Album Review: Grown-Ups by Pencildive
ALBANY — With their sophomore release, Grown-Ups, Pencildive, and especially frontwoman Gina De Nardo, have shown tremendous growth.
The record opens with “Is Anyone Real.” Featuring a rollicking bass intro lifted by various guitars and drums, and complemented with the sardonic, cutting lyrics for which she is known, I knew fairly quickly this was going to be a great record. Painfully, and vulnerably honest, De Nardo weaves a common, and relatable theme throughout the record: anxiety.
“Kids” (track two) deals with the concept of kids being much more authentic than the adult versions of themselves. De Nardo gives off a certain lamentation that life would be much easier if only this authenticity persisted, and this listener tends to agree. Track three, “The Sweats,” contains tons of oversaturated chorus-effected and distorted guitars, along with bass and drums, performed by Kevin Cardinale and Zach Hirsch, respectively. The drum fills throughout each chorus as the rest of the instruments drop out make this song very enjoyable. Then, the following track, “Freaking Me Out,” starts off very minimalistic and slow. The ability to switch dynamics and energy levels on a dime is one of my personal favorite aspects about Pencildive and they display that skill set even better on this album.
Pencildive paid more attention to song arrangement on Grown-Ups, and that fact is particularly seen on “My Arms” (track five). Starting off with a slow, sludging instrumental intro, the song changes to a lone guitar, then the previous instrumentation is reincorporated. Bass and drums frequently drop out and return, and then the song shifts to a significant instrumental lift, followed by a distorted bass guitar ending. Afterward, a weather update is heard playing in the background, as it eventually distorts and cuts out. Up next was my favorite track on the record, “Skin.” The overdriven and engaging chromatic chord progression instantly grabbed and hooked my ear. While this record centers primarily on various feelings of anxiety, De Nardo is able to make this heavy topic extremely palatable through the occasional use of nihilistic humor. An example of this is how she daydreams about being run over, noting that the last thought of her life would probably be some obscure thought about “Kill Bill 3.” The album is once again brought down in energy by the following track.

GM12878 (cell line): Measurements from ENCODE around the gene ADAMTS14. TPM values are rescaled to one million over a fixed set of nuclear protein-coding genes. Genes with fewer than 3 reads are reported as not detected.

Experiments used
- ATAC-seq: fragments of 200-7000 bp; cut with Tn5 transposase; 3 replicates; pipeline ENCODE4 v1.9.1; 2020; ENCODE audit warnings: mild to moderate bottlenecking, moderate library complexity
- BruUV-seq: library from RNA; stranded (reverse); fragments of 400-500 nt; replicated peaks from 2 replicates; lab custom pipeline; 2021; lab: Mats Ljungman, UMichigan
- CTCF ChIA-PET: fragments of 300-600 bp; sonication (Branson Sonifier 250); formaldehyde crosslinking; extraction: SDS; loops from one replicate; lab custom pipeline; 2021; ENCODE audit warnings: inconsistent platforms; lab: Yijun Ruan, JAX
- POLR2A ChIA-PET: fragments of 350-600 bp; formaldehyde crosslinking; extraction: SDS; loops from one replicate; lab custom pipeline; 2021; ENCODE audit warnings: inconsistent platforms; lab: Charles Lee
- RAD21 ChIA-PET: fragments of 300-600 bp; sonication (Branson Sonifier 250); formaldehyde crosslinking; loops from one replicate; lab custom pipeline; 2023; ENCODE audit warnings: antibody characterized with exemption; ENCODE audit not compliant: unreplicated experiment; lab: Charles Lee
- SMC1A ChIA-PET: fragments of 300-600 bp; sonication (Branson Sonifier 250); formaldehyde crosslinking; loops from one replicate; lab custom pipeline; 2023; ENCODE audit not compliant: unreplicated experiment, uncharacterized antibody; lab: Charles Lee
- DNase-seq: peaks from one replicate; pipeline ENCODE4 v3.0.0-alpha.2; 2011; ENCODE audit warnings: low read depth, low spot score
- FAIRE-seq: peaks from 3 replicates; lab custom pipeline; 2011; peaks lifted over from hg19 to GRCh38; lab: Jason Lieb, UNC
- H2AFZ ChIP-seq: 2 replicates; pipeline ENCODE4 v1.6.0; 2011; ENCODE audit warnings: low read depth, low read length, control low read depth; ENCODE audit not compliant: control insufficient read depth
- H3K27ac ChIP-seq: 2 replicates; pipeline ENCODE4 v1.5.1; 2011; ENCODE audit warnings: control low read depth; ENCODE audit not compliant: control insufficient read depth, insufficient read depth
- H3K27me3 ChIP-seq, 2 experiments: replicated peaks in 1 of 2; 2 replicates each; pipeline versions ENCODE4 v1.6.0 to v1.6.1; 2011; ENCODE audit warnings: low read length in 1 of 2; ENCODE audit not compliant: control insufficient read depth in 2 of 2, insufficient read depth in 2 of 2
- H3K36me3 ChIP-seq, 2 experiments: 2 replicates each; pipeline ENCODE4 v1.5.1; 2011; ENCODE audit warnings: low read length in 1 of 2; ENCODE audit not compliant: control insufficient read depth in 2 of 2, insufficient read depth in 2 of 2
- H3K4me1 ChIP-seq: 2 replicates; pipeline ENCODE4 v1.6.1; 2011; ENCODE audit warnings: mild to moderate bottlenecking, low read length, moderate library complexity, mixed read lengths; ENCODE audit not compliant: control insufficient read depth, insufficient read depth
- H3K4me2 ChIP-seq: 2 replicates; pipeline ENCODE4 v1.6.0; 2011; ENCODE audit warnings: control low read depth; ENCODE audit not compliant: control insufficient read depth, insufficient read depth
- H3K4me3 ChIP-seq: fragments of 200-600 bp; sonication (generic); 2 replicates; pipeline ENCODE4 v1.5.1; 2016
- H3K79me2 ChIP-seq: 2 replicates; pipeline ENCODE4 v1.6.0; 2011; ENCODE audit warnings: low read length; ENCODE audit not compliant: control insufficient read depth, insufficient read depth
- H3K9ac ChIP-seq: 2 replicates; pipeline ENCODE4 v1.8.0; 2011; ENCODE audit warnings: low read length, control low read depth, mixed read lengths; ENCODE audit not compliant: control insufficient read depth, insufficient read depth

“Bookends” (track seven) is a sort of lamenting – with a dash of hope and longing – waltz. In typical Pencildive fashion, however, the lamenting energy is definitely brought back to the forefront by the end of the tune. The song’s narrative mainly deals with not wanting to say goodbye to memories, and people. As humans, we often evaluate time as linear rather than dealing with and appreciating things in the moment, and I feel this song does well to address that aspect of humanity. “Grown-Ups” (track nine), the title track of the record, is a very fast-paced waltz. In many ways, it serves a similar function that “Laundromat Lady” from their debut, When I Go Outside, did. Similarities are easily drawn to that song: both of them are initially a fast waltz and both of them turn to slower 4/4 instrumental jams.
Lastly, the closing track, “Dead and Swollen,” serves to bring about an air of acceptance and a look forward from De Nardo. While she still is discussing topics rooted in anxiety, there is a certain way about it that makes it seem like she’s acknowledging that ultimately the answer exists within her own self. She has to put the work in to make a better life for her, be it physically or mentally, and it definitely seems that the sense of anxiety has a hint of “it’ll be ok.”
Grown-Ups is a fantastic album, and one that I feel is made with such audible growth over their first record. The one thing I would note is that, at times, the band’s energy levels do seem a bit formulaic, as well as their oscillatory use of ¾ and 4/4 time signatures. But, if something works: stick with it! Catch them live when you can, I can only imagine how fun these new songs would be to see and hear them performed live.